“We sit here, we listen to everybody talk,” Belden said. “Each side is compelling. You scratch your head. You maybe say, ‘I have no idea.’ Is there scarcity? Is there a smoking gun? We still don’t know. How did we get here? Well, first these complex markets were designed by economists and engineers. If you want to trade power in California for Enron, the minimum requirements are, you need to have a law degree and a PhD in engineering. You need to have done significant research in market theory and game theory.”
At this point, the audience laughed.
A Bleak Time for Energy Industry
Of course, laughter in the energy industry has been in short supply of late--and not an artificial shortage either. The fortunes of outside energy companies dealing in California tended to follow the lines on Sheffrin’s price chart. And now, seven months after the collapse of Enron, the merchant-energy industry is suffering one of the bleakest periods in memory.
Of the 123 industry groupings in the Standard & Poor’s 500 blue-chip stock index, the Multi-Utility category--made up of Duke Energy, Williams Cos., Dynegy, Mirant, Calpine and AES, California players all--finished dead last for the month of May, with an aggregate decline of nearly 23%.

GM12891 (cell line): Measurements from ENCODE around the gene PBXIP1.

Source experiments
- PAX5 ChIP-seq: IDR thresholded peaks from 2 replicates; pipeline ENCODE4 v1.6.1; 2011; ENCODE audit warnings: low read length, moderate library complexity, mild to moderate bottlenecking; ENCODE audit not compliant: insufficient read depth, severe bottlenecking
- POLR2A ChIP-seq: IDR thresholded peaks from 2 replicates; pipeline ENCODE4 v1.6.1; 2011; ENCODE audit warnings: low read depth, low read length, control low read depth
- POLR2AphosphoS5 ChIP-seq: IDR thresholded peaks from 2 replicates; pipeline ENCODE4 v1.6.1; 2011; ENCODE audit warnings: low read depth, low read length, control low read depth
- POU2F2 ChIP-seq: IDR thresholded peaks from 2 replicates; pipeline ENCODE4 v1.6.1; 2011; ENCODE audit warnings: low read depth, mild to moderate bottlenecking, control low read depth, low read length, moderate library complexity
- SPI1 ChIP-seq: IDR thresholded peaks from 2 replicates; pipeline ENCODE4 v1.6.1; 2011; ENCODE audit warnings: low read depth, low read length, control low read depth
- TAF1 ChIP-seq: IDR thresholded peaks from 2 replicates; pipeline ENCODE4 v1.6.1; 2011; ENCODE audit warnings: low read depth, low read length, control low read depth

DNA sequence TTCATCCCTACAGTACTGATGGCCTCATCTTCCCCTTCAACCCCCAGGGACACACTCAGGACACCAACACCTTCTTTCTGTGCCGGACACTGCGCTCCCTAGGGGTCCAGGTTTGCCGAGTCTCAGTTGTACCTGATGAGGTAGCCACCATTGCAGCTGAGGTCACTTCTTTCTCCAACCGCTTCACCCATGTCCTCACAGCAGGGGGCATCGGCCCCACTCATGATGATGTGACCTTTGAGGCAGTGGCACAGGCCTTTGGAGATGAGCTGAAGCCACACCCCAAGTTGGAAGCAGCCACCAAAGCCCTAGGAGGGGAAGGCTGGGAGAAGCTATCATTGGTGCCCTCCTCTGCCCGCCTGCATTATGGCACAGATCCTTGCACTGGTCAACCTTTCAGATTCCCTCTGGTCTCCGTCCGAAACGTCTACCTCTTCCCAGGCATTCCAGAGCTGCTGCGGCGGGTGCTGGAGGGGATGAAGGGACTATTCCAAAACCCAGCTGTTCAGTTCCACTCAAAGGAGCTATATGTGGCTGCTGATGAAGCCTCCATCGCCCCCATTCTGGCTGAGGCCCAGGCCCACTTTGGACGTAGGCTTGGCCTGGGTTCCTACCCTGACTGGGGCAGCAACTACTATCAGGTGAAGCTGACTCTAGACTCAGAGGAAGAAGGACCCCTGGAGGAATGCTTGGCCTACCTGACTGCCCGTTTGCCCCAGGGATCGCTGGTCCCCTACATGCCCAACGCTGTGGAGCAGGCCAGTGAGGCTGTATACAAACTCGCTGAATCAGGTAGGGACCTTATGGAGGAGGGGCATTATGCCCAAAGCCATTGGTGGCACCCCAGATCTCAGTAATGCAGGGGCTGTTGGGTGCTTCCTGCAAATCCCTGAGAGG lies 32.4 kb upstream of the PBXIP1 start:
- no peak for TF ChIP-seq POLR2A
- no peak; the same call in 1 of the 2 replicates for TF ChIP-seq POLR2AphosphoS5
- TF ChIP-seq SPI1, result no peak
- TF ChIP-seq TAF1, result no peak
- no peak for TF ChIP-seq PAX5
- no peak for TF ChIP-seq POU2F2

Every day, it seems, brings another damaging revelation, another investigation launched, another executive resigned. In California, there’s talk among industry leaders about establishing voluntary codes of conduct for traders. And even some of the best allies of the energy generators express disappointment in the mind-set revealed by the Enron memos.
“It’s personally offensive to me,” said Jan Smutny-Jones, executive director of the Sacramento-based Independent Energy Producers, which represents power plant owners, “as someone who’s spent a lot of time working on markets in California ... to have someone creating congestion in order to get paid for fixing it.”
He pointed to a window in his Sacramento office.
“This window doesn’t have a sign on it that says do not throw a rock through it, but most people have a common sense that you don’t throw rocks through windows. If we need to put a sign on every window that says don’t throw rocks through it, that’s fine.”
Meanwhile, the investigations proceed.
Dunn, whose committee has smoked out some of the most damaging documents, sat in his office the other day surrounded by 33 yet-to-be explored boxes of internal Enron paperwork.
“The tip of the iceberg” is how he described what has transpired so far. He recalled the long stretches early on when the investigation into possible market manipulation often was dismissed as something of an Oliver Stone production: long on conspiratorial theory, short on the goods.
“At some level,” he said, “there’s relief that what we suspected for a long time has proven to be true. But economists said that you can’t have this sort of wealth transfer going on without something having gone wrong in the market. They were right. When you saw the transfer of wealth we had in so short a time, something’s wrong.”
Times staff writers Ricardo Alonso-Zaldivar, Richard Simon, Thomas Mulligan and researcher Maloy Moore contributed to this report.